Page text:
Drought can be a serious game changer for rangeland, wildlife and wildland fire managers. America’s 662 million acres of public rangelands support wildlife like sage grouse, game species like deer and elk, and support rural communities by providing forage for livestock and places to enjoy the great outdoors.
This is why ranchers and range management specialists have a long history of working together to assess healthy range conditions. Until recently though, the lack of cost-effective and impartial monitoring of range conditions has been a challenge.
In 2018, the USDA Forest Service Rocky Mountain Research Station (RMRS) rose to that challenge when research ecologist Matt Reeves partnered with private industry and developed the Rangeland Production Monitoring Service (RPMS), an online tool for managing healthy rangelands that’s available to everyone.
The RPMS features maps and data on rangeland forage between 1984 and 2019 and is updated every year. It also projects available forage in future growing seasons to help with annual operating plans and grazing permits.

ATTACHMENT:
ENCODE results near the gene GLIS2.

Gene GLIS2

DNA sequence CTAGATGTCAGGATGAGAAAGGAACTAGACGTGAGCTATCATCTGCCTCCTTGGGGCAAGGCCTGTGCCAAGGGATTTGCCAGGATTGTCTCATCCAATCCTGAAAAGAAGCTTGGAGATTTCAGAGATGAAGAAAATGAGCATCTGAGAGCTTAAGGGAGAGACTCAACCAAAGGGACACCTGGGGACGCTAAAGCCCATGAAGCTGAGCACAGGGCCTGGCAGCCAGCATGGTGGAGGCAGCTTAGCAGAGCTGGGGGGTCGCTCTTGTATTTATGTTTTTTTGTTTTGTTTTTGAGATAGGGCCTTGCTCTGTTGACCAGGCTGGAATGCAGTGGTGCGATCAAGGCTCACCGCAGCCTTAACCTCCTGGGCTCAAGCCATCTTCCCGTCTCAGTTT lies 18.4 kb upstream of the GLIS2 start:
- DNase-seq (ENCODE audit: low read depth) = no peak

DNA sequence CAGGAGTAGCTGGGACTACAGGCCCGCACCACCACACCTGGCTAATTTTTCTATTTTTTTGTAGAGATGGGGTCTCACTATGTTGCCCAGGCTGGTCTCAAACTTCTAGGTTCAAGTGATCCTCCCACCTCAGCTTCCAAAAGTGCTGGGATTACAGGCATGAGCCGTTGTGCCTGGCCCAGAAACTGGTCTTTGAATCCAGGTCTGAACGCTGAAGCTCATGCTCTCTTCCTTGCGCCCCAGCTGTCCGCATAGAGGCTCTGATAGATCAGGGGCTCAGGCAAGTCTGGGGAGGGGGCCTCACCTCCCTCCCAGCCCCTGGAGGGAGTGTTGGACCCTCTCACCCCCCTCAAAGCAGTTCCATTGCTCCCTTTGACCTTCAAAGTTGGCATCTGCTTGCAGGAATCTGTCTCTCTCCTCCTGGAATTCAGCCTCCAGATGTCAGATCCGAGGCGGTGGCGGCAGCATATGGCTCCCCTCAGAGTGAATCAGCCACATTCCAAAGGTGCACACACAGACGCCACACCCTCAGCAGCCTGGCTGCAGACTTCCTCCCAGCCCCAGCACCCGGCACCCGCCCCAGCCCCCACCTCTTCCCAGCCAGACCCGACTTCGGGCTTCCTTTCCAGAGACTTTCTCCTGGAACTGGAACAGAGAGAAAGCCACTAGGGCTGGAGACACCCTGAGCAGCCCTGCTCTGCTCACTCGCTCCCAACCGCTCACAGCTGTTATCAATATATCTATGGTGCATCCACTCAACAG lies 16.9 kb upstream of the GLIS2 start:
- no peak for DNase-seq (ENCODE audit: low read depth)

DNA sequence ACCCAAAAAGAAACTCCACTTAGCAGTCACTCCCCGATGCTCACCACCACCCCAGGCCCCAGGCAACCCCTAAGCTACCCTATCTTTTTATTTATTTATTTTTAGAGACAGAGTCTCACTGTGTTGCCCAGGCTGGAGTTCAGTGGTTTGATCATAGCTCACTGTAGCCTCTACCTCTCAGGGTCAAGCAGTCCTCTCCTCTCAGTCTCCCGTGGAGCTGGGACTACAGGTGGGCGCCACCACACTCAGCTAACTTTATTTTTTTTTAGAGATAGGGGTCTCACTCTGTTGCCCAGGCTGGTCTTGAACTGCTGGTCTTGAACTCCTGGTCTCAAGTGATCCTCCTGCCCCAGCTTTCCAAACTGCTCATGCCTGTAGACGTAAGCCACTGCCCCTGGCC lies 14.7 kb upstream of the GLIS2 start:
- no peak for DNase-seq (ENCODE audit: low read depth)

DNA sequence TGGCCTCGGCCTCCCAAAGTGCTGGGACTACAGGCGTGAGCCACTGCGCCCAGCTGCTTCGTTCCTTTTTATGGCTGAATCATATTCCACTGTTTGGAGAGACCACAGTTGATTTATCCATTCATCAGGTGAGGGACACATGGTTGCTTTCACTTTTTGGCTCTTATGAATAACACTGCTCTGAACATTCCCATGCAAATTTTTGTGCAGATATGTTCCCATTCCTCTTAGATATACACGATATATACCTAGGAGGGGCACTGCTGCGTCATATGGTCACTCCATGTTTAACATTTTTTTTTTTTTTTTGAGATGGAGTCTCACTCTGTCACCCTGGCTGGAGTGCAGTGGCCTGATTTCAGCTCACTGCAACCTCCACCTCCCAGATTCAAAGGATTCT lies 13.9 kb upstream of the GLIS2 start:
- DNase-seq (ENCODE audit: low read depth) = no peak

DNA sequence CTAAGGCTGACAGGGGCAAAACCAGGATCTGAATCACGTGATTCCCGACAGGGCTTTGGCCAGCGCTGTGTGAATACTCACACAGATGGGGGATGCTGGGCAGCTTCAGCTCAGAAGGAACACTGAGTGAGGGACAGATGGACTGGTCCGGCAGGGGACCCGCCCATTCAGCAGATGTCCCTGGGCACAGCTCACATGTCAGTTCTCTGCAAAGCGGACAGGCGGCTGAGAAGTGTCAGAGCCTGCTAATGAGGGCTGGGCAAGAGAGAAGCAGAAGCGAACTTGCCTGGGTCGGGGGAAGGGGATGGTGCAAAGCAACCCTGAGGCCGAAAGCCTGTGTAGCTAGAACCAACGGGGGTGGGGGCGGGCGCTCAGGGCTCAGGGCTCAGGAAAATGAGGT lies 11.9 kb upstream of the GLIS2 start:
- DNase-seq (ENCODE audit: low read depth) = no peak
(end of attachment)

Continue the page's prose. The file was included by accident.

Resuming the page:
RPMS proved invaluable in 2017 and 2018, when several Arizona counties experiencing severe drought were able to identify where available forage was most affected and planned accordingly.
The RPMS application has also helped ranchers qualify for assistance through other programs like the Environmental Quality Incentive Program (EQIP), which provides financial and technical assistance to agricultural producers to address environmental and resource concerns. Reeves worked with the Natural Resources Conservation Service (NRCS) to identify eligible ranchers, and developed a targeted conservation strategy as part of USDA Strategic Goals.
The USDA Farm Service Agency is also using RPMS. Through its Livestock Forage Disaster Program, Forest Service permit holders and other producers may receive financial compensation due to forage loss.
Users outside the livestock industry have also taken notice. Most recently, wildland fire managers are using the RPMS forage projections to estimate wildfire potential. While fires in national forests capture public attention, rangeland fires can burn just as often and can spread farther and faster than fires on the forest.
“We’ve stepped up the game for the fire and fuels folks,” said Reeves. “We’re directly translating those projections into fuel so fire managers can make a weekly projection of the fire behavior.”
Reeves envisions other uses for this data, like how rangelands are managed under a changing climate. “As managers and producers, we need to understand the impacts of our management and the climate that’s been unfolding over the last 30 to 40 years,” he said. “It’s important to use this information for prioritizing where we might want to change our management scheme.”